Nazir Dawar who is an Immigration Lawyer believes that there is underling concern with Racism in Australia and it is growing regardless if your Muslim, it doesn’t matter what Race you are from you’ll receive Racist remarks. Its not only through our children that Racism is interrupted but through television programs we watch everyday.

Osman Faruqi a journalist for SBS News illustrates in one of his articles that, Theres no two ways about it: Australia has a problem with diversity on Television.

He continues to argue that shows on Australian Television such as Neighbors and Home and Away that broadcasted in Melbourne and Sydney and are both the most diverse cities in Australia both have very prominent western actors. On Home and away you wouldn’t have an actor called Mohammed from a Lebanese background dating Michele instead your more likely to have an Anglo Saxon David with blue eyes and blonde hair dating Michele.

Controversy of why Australian Television broadcast could be seen as in diverse in how overwhelmed Australia felt when, The Projects co Host Waleed Aly was nominated for a Golden Logie, especially since he comes from a Muslim background. These can be noted from Facebook comments below retrieved from The Projects Facebook page.

 

The Australian Human Rights Commissions recent research with Arab and Muslim Australians and African Australians suggests that these communities are at a higher risk of experiencing discrimination and prejudice. This significant found that it underlying with previous research where by visible ethnic and religious minorities such as Arabs, Muslims, Africans, Palestinian’s, Turkish people and Jews are subjected to Racism everyday. Members of these communities have identified that their “difference” in terms of skin color, dress or cultural/religious practices singles them out as targets of racism.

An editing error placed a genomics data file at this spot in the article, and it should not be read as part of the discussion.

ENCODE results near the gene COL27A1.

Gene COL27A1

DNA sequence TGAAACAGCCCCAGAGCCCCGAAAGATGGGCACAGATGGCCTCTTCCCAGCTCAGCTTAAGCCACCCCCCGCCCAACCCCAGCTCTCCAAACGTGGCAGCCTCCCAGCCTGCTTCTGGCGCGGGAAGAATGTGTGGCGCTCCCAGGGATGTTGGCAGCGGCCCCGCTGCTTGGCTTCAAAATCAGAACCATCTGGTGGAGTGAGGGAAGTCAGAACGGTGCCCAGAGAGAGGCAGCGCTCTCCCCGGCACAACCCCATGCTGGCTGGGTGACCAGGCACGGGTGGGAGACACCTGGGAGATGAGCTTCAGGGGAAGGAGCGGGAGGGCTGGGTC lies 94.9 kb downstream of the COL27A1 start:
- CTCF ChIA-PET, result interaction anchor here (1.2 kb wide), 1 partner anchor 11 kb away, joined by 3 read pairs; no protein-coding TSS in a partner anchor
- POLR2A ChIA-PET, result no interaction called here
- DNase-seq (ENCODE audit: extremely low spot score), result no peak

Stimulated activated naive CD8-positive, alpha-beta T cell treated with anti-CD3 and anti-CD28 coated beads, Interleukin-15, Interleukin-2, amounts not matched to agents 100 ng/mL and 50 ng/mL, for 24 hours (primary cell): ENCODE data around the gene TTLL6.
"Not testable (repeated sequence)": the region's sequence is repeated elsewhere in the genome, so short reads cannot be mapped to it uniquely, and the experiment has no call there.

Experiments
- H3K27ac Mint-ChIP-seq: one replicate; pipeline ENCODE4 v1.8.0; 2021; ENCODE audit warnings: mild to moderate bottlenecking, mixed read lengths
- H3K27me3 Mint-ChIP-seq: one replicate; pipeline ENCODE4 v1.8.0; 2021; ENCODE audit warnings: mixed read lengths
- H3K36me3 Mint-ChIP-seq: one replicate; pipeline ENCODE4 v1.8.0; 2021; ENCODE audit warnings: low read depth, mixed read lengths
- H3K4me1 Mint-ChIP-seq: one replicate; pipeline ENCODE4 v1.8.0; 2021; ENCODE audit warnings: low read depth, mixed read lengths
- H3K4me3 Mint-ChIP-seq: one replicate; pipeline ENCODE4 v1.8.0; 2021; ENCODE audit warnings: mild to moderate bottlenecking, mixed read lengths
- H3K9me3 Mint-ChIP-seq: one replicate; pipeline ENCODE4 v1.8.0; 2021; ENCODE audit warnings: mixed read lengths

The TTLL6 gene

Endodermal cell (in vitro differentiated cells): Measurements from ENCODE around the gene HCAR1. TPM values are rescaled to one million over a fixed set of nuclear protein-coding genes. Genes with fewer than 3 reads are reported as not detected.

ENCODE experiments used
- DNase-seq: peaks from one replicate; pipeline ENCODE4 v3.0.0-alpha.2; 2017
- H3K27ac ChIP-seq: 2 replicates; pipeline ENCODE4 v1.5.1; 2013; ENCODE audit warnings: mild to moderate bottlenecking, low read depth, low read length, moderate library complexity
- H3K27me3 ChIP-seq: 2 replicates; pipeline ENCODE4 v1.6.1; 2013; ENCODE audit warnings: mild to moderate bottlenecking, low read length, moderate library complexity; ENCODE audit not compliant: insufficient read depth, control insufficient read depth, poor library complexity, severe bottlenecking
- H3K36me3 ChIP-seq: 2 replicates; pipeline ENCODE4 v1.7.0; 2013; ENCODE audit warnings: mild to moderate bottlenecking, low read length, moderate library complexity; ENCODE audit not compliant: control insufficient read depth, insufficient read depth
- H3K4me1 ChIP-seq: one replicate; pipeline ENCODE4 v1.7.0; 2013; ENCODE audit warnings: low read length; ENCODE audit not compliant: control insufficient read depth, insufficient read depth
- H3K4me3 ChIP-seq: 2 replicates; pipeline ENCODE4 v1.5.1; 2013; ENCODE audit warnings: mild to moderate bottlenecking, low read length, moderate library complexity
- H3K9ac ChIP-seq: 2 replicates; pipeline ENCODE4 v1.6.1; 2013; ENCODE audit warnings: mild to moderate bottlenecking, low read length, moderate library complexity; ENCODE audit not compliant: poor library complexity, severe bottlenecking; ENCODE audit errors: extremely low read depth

Australia’s Race Discrimination Commissioner, Tim Southphommasane, said that “Although the majority of Australians welcome multiculturalism and reject racism, there’s still work to do,”

Dr Soutphommasane continues, “Racism takes many forms. It can be the result of ignorance as well as hatred. Racism doesn’t always need to be violent or overt, either. Sometimes it can be subtle and insidious, delivered as ‘just a joke’”.

These factors can conclude in the depth of Refugees in Australia. “As many Australians feel that Refugees who are coming into Australia are taking over Australian Jobs, better yet if there not taking their jobs they are leaving of the Doll (Centerlink)”, says Afghan Refugee spokesperson Shabnam Safa. Who has also created her own Non for Profit government association called Noor Foundation which is based on Refugees who come into Australia, Melbourne particularly with helping adjust to culture shock as well as language barriers.

Nonetheless not only Muslims are facing racism, a wide range of Asians, Indians and Jews have been victims of racism, as a growing problem in Australian.

Its Fair to argue that its not only Muslims that face Racism but every Race is facing Racism and where to stop it is with us and begin with our children, instead of deceiving exclusion we should bring our kids fourth the best of our educating our society is by educating our youth.

Donald Trumps allegations towards Muslims and Immigrants could be a trigger to the Rise of Racism in Australia, Where Mr Trumps comments “They’re (referring to Muslims) are not Welcome in this Country”. Mr. Trumps believes that if he stops immigrants coming through, it would decrease racism in America and thus “Make America, great again”.

Alternatively, Dr Southphommasane, says, “One of the most powerful things we can do to counter racism is to take a stand against it, wherever it occurs.”

Further explaining if we see or hear Racism, we should offer support to the person experiencing it.

“We can also report the incident, and we can start a conversation with the people involved. It’s not always easy, but it’s powerful.”

There are many support groups that educate individuals to take a stand against Racism as well as volunteer programs you can join to help the fight against Racism in Australia.